The study, HEI (Health Effect Institut) Research Report 155, The Impact of the Congestion Charging Scheme on Air Quality in London, was led by Professor Frank Kelly of King’s College London as part of HEI’s research program to measure the possible health outcomes associated with actions taken to improve air quality.
Although the London CCS was designed to improve traffic and not necessarily air quality, early projections had suggested it could improve air quality as well. Kelly and his team used a multifaceted approach to explore the impact of the Congestion Charging Scheme on air quality:
a variety of emissions and exposure modeling techniques, analysis of air monitoring data, and a newly developed assay for the oxidative potential of particulate matter collected on filters at urban background and roadside monitors. Despite their high-quality and comprehensive efforts, the investigators did not find consistent evidence of improved air quality resulting from the CCS. In part it is difficult to identify significant air quality improvements from a specific program – especially one targeted at a small area within a large city — against the backdrop of broader regional pollutant and weather changes. Also, some behavioral adjustments among the population, e.g. increased diesel-powered taxi and bus trips to transport people into the zone, may have offset any benefits. Finally, other changes occurring at the same time (e.g. the introduction of more filter-equipped diesel buses in response to a separate rule) likely also affected air quality and obscured effects of the CCS.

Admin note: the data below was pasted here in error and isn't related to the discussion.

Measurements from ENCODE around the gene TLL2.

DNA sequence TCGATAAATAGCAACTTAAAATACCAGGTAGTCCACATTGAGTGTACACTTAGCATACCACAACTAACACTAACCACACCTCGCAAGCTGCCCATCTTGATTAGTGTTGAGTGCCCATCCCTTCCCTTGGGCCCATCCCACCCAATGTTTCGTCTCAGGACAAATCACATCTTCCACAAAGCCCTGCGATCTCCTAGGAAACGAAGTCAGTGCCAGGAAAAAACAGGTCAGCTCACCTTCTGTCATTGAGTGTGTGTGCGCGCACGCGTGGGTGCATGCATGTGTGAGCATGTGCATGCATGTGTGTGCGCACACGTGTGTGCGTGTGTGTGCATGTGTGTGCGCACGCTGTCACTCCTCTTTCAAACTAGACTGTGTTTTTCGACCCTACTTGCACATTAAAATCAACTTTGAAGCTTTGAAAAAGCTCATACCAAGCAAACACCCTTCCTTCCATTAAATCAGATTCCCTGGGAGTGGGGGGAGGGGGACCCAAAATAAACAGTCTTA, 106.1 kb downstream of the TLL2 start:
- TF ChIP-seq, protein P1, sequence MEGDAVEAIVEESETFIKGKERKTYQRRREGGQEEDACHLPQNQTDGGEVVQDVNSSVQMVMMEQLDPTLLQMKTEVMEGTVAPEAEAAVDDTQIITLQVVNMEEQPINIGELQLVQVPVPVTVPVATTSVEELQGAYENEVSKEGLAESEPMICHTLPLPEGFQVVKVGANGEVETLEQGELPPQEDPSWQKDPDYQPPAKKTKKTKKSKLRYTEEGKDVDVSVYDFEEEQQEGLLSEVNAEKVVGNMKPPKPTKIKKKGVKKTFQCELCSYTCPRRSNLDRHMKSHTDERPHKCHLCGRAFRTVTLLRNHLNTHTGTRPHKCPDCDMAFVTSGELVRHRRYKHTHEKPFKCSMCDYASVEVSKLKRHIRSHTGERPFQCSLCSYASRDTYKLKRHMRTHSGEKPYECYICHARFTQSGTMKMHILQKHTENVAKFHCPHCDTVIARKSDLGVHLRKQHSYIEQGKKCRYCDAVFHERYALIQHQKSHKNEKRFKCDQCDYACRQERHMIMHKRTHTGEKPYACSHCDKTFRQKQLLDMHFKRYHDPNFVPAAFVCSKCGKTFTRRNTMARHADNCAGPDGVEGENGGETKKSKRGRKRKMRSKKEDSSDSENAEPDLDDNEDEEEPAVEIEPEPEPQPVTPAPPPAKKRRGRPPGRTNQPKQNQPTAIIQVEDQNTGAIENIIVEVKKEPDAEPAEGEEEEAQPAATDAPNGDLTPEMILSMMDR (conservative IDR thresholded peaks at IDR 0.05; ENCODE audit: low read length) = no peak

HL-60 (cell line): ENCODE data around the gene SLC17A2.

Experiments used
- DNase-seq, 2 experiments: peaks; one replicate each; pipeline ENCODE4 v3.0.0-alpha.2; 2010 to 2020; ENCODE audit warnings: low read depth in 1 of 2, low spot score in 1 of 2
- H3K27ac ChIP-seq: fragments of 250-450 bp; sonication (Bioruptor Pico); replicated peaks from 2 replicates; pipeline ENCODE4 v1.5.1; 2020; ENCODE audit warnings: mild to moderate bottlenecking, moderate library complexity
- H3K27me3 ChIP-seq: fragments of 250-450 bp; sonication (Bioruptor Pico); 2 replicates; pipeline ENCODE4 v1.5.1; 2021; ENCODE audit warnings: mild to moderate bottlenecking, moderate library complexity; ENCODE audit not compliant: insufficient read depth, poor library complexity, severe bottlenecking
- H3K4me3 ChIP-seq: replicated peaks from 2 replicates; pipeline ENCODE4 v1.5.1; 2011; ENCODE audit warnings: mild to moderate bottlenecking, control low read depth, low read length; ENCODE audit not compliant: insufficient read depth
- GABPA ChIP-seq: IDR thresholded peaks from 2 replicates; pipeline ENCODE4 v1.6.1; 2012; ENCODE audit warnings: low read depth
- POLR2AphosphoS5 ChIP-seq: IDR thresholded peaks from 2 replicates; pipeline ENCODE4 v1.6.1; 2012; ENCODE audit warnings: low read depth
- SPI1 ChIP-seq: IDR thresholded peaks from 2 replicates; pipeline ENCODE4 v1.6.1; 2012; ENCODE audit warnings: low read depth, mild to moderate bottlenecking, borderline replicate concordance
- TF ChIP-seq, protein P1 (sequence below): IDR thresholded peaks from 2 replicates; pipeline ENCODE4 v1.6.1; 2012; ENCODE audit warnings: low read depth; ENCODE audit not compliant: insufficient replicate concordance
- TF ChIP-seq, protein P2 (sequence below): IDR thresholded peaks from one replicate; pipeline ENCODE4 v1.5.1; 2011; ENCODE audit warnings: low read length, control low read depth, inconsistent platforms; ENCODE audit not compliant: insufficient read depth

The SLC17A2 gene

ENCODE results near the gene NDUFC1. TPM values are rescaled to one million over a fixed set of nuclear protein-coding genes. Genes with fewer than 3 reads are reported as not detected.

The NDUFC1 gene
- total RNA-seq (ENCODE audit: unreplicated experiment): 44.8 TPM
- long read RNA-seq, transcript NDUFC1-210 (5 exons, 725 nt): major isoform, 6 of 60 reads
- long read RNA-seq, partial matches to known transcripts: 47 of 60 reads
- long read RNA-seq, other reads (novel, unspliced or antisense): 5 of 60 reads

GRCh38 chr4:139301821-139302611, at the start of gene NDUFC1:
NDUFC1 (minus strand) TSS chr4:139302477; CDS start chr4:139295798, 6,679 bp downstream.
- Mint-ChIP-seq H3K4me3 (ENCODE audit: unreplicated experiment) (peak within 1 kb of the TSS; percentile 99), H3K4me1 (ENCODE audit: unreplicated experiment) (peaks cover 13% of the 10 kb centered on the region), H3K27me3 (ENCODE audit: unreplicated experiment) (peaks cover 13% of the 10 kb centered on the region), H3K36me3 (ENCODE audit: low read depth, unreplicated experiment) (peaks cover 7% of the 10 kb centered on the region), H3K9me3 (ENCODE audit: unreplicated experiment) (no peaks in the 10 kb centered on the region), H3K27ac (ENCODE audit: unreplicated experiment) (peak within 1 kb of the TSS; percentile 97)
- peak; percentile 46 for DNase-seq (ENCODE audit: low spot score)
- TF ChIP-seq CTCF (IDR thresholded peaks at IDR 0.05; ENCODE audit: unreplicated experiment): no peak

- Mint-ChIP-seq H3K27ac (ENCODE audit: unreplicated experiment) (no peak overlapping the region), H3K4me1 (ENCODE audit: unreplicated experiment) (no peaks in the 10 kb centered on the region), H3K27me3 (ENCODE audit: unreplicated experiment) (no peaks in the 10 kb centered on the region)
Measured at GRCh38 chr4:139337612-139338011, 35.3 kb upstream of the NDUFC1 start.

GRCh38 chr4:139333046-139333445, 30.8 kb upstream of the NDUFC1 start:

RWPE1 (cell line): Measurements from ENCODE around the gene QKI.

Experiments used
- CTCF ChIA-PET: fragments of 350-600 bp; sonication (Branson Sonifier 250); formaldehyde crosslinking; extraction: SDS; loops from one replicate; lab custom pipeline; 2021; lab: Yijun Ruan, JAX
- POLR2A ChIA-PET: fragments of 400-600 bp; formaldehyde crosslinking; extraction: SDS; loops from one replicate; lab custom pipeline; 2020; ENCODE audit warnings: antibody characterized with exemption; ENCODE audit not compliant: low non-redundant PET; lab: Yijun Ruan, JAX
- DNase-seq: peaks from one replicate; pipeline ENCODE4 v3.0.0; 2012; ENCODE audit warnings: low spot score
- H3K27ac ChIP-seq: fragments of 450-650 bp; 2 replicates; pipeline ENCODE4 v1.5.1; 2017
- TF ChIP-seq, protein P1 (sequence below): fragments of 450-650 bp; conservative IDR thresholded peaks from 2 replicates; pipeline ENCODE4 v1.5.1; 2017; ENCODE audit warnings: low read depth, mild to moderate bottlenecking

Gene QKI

“The Congestion Charging Scheme was one of the first to be implemented in a major city in Europe or the US – and did show measurable reductions in traffic volume – but air pollution does not know precise boundaries so any benefit of the CCS or air quality appears to have been lost in the larger regional pollution mix,” said Dan Greenbaum, HEI’s President.
Overall HEI’s Review Committee concluded that Kelly and colleagues’ investigation represents a creative effort to explore a subtle change in air quality associated with a complex intervention to reduce traffic congestion. Although they were unable to demonstrate a clear effect of the CCS either on individual air pollutant levels or on oxidative potential of particulate matter, their study offers many lessons for future studies of interventions that are expected to influence air quality.
Professor Frank Kelly from the Environmental Research Group at King’s College London, said: “The London Congestion Charging Scheme was a world leading traffic intervention aimed at controlling excessive vehicle flows in central London. The findings reported in this HEI study will hopefully be of use to other administrations considering introducing traffic management schemes so that they can achieve vehicle reductions as well as improving air quality at the same time.”